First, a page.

Although the games in Peru seem far away, Dixon said she’s looking forward to the announcements to come as the makeup of Team Canada is revealed.

“They start out being a part of the athletics team, the swimming team, the rugby team and then we announce they’re a part of the Parapan American Games team or the Paralympic team and that’s when they become a part of Team Canada and we really start to make this feeling of unity amongst the athletes,” said Dixon. “I can’t wait to be there and help celebrate with the athletes as they get announced.”

Dixon said the feeling of getting the call to represent your country is difficult to convey.

“It’s really hard to put into words, I think – that moment you realize that you’ve made it,” said Dixon. “I think that it’s pride on a lot of different levels. To be so proud to be able to represent your country, and your accomplishments from that point forward are not just your own, but they’re of your country — that’s an incredible feeling.”

To get there, she said, athletes have to make choices that preclude them from taking certain paths in life.

“I don’t want to say you sacrificed a lot because all of life is always a trade off,” said Dixon. “But you put so much time and energy and heart and dedication into your goals and your dreams without knowing if it will pay off or not. It’s a huge risk and you do it because you believe in yourself and you have people around you that believe in you.”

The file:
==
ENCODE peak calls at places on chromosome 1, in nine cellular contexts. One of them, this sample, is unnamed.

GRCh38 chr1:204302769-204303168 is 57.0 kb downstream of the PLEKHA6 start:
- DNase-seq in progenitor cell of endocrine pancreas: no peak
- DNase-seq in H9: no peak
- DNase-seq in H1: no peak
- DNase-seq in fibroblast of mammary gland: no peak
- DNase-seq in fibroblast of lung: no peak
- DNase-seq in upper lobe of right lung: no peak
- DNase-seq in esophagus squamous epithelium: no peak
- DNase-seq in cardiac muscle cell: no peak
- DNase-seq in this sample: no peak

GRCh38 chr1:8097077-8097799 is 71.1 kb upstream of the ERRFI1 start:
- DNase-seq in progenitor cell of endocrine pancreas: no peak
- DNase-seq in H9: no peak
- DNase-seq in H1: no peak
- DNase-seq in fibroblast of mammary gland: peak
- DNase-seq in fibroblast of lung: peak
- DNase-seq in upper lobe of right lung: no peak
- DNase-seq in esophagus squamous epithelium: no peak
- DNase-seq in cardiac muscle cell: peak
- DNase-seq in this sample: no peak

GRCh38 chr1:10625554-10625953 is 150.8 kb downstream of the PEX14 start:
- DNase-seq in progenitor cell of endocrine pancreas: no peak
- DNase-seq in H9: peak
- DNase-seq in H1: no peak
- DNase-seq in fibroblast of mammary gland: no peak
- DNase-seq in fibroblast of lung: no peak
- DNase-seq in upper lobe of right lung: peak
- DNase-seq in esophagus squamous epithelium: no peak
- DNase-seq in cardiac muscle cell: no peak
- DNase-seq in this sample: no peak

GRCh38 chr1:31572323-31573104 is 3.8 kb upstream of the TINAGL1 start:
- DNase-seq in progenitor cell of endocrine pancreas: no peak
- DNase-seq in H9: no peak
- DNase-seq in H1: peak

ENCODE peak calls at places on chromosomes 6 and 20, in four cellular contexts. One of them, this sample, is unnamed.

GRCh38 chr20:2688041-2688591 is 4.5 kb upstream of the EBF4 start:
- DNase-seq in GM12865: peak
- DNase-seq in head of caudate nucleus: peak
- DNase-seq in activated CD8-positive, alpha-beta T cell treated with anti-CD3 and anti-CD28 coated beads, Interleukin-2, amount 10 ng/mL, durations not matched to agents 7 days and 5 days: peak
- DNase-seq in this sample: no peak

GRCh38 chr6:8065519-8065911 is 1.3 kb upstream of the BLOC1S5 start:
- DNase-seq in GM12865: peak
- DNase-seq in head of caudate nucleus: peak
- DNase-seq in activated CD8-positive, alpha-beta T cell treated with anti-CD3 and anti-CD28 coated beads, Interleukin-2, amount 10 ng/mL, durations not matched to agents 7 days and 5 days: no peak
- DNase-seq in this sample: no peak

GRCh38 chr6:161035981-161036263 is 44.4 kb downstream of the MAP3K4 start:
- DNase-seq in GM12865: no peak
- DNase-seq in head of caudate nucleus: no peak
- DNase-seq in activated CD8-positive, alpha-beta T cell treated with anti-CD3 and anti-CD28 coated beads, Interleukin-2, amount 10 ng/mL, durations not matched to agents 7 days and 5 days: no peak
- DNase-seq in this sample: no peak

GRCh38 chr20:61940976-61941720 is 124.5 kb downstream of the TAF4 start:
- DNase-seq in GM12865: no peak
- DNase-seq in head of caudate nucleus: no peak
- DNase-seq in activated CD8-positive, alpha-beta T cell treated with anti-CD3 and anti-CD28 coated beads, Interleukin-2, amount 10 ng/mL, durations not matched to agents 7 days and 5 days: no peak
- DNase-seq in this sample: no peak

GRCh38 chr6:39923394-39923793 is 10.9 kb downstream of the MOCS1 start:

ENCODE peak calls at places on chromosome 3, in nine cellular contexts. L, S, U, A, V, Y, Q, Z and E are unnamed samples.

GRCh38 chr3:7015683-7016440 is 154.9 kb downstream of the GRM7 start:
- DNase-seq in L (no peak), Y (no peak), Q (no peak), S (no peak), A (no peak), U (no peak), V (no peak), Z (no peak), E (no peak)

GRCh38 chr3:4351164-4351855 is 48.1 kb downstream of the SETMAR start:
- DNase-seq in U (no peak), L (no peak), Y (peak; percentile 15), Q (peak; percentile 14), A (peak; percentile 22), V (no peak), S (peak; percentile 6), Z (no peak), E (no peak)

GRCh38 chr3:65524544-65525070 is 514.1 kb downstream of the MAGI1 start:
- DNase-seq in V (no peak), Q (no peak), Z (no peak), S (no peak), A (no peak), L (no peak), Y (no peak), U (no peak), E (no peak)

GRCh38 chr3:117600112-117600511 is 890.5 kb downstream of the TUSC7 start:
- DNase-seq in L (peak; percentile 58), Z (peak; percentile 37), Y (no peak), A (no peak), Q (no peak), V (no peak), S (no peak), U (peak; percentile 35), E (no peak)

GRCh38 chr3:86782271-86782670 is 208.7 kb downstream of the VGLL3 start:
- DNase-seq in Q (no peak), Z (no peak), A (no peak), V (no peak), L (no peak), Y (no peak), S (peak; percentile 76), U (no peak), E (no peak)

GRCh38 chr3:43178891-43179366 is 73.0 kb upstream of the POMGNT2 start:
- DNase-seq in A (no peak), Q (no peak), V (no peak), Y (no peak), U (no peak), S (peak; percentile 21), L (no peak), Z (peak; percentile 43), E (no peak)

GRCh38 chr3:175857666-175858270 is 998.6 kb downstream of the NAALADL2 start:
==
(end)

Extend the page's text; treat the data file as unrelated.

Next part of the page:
Relaying some sense of that journey to the public is something Dixon is keen to do.

“It’s bringing me to tears just to talk about it because I remember what that felt like for me,” said Dixon. “It’s beautiful. And that’s why it’s so important to share those stories with our country, so they can feel a small part of what that journey feels like too.”

Dixon also said the progress in the last 20 years has been “absolutely incredible” in terms of recognizing Paralympic athletes and achievements.

“I think we’re at a really beautiful place right now where Olympic and Paralympic are being viewed as synonymous, and it really is being viewed more as one games,” said Dixon. “The respect and recognition is a little touching for me to see because when I was competing as an athlete, I think we were all kind of fighting to have more recognition and for people to be aware of what we’re doing.”

The takeaway for Dixon is something more universal than sport.

“Success looks and comes in all different shapes and sizes,” she said. “It means so much to me to see the Paralympic movement and where it has come to. I’m really proud to still be a part of it and continue to push it forward.”

And so, with plenty of time until the games start in Lima, Dixon said now is the time to start getting invested in Team Canada.

“Follow the journey,” said Dixon. “Get to know the athletes because when you make a personal connection with the team and the athletes before they compete, then you get so much more excited and it feels like such a person investment.”

“Start following along now and it’s definitely worth the ride.”

Contact John Hopkins-Hill at